The West course at Wentworth is the most famous of the Surrey heath and heather courses. It must have been an absolute delight for Harry Colt when he was asked to design the West course, which opened for play in 1926. After all, he was already familiar with this landscape, having designed the East Course (founded two years earlier.) There is heather and there are trees and yet it is not quite of the same nature as its near neighbour, Sunningdale. It is set in park-like surroundings, and yet it is certainly not what is usually called a park course. It is a cross between the two, although the West Course has about it least of the park and most of the heathery terrain. The holes weave their way through sprinklings of heather and across gently undulating terrain. Mature oaks, pines and silver birch trees line each and every fairway. This is a truly classy, must-play golf course and it's a tough one too. The West now measures more than 7,300 yards from the tips. This is a must play course, the changes that Ernie Els and the team have made are brilliant, and make the course a real challenge of the back tees.
Though perhaps overshadowed by the major events that are held on the West, Wentworth's East course is in fact the senior of the two. It was built in 1924, the West following two years later. Harry Colt, who was also the guiding hand behind Sunningdale New, designed them both. While Wentworth's East is much shorter with a standard scratch score of 70 as opposed the West's 74, it is a first class course in its own right and, to perhaps the less able golfers, probably more enjoyable. Nor has it sheltered always in the shadows. Indeed it was on the East in 1926 that a British team of professionals met an unofficial side from America, repeating a similar confrontation at Gleneagles five years earlier. The significant presence at this match was that of a St Albans seed merchant, Sam Ryder and there and then the Ryder Cup was born. From its high tee to a tilting fairway, the second offers one of many grand views while the eighth and ninth, one a par four and the other a par five, are splendid examples of good heathland golf. The 11th, a double dog-leg, poses particular difficulties even for the best while the 18th with its diagonal cross bunkers, is a fine finishing hole in that it puts a lot of stress on the second shot.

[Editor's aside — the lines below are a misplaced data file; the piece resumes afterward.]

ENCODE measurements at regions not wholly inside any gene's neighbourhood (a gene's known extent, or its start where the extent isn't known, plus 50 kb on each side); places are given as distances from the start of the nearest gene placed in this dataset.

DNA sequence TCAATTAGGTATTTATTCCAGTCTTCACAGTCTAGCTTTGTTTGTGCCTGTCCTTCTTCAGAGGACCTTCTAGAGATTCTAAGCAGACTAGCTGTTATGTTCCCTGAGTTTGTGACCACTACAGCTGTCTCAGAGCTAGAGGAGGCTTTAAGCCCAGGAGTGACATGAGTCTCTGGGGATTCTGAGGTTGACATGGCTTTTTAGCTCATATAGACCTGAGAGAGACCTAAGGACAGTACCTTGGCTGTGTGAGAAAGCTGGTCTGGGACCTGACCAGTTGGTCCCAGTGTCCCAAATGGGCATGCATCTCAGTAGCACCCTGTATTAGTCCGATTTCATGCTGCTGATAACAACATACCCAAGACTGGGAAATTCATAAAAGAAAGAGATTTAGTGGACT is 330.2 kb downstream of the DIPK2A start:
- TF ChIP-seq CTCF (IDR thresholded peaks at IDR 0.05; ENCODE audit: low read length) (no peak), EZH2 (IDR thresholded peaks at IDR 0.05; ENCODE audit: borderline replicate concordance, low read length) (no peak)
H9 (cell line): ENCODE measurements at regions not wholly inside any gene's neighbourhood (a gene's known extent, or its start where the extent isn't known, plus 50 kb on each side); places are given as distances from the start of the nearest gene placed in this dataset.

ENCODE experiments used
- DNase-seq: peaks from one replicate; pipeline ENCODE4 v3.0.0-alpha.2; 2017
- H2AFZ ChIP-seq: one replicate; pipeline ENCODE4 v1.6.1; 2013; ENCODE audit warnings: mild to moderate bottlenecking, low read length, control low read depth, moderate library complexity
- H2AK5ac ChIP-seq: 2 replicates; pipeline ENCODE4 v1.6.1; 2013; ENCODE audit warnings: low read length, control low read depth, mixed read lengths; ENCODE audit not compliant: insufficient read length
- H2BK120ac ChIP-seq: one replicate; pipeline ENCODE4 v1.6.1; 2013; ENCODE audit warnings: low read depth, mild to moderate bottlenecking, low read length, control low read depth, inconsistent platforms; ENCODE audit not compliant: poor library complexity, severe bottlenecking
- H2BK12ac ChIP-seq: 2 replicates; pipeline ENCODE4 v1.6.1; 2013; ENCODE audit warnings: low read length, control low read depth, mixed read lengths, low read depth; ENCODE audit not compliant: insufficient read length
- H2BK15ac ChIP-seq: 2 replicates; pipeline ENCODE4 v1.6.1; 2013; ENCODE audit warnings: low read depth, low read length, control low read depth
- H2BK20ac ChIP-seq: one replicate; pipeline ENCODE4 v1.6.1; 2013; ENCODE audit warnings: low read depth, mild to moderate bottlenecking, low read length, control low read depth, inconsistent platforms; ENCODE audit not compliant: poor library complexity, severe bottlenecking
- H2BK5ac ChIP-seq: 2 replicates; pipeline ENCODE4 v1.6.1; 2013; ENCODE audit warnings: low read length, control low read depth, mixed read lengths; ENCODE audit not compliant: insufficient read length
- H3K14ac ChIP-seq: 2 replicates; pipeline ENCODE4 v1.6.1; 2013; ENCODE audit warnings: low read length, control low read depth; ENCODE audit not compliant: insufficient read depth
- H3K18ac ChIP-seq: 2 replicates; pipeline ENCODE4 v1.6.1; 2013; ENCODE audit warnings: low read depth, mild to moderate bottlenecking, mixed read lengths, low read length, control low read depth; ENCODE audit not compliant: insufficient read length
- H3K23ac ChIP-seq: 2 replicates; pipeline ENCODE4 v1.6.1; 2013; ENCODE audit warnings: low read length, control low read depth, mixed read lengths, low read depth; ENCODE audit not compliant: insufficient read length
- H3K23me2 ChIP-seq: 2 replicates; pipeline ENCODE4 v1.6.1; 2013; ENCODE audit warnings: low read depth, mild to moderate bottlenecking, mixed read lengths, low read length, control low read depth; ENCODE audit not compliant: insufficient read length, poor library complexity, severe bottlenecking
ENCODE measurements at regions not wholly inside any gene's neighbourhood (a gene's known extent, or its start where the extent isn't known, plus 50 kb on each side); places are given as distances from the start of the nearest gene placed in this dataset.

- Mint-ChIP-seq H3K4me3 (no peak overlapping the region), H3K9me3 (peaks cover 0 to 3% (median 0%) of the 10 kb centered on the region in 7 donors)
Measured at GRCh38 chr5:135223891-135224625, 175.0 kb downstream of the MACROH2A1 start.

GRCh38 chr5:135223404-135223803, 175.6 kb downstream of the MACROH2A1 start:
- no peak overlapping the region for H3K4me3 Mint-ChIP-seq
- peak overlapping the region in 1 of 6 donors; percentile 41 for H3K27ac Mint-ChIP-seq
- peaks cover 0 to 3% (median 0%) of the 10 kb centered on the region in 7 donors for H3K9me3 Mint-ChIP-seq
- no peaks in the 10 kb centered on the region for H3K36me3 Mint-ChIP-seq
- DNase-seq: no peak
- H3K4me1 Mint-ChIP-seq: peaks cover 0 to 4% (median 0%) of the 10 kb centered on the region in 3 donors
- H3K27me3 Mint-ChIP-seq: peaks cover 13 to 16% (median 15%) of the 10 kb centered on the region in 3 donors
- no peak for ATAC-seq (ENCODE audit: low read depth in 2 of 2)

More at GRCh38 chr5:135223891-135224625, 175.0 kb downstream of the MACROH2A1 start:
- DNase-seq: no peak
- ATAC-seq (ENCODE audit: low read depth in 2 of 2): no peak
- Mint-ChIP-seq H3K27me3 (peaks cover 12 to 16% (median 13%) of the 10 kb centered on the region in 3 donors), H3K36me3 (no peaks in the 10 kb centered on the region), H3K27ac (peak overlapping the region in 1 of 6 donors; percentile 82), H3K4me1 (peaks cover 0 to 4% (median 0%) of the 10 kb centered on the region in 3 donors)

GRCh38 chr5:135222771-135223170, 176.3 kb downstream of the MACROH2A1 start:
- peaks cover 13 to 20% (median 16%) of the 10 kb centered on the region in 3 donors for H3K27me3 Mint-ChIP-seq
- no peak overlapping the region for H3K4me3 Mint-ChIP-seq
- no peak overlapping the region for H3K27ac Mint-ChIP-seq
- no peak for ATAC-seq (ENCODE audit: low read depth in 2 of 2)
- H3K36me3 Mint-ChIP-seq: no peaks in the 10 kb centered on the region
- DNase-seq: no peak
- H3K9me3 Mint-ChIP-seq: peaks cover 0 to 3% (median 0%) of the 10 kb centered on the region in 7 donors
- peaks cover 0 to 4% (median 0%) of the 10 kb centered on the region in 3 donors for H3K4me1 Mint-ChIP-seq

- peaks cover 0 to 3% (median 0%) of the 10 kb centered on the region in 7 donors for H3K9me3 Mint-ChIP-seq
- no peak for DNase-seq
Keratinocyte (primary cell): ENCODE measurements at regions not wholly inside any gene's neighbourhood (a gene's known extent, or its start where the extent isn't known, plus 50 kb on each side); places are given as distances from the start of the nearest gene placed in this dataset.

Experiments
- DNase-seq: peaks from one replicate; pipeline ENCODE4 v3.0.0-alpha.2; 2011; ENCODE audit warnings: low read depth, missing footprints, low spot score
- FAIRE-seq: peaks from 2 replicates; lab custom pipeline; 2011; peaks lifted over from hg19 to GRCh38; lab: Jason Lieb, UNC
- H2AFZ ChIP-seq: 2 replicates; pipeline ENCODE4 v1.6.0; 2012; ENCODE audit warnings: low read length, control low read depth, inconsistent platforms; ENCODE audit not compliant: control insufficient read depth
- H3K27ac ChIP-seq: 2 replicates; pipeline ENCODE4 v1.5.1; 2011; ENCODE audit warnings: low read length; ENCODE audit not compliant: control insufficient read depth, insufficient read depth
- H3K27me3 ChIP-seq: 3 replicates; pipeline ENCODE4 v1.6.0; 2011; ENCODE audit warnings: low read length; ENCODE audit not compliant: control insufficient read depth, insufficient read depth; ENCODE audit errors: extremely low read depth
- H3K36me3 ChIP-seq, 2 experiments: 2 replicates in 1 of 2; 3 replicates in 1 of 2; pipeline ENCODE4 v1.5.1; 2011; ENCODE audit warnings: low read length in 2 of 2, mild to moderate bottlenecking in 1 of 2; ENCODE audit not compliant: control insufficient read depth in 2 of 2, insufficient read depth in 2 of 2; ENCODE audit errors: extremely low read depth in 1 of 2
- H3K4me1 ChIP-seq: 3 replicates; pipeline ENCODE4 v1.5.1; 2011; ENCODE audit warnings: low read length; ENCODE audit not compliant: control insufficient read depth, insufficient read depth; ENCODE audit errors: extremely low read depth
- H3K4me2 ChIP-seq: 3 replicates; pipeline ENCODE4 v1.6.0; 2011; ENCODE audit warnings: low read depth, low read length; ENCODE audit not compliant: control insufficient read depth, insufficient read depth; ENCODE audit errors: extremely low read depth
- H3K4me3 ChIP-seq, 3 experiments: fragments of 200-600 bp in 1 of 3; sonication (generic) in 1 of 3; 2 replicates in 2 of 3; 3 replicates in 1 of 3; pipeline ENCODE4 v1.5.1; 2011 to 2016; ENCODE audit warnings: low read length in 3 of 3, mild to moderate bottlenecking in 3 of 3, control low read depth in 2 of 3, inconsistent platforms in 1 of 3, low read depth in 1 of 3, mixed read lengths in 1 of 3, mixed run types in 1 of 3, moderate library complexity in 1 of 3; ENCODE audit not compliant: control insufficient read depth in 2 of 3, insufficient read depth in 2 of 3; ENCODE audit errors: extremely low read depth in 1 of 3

Send us an enquiry for your chance to visit these spectacular courses.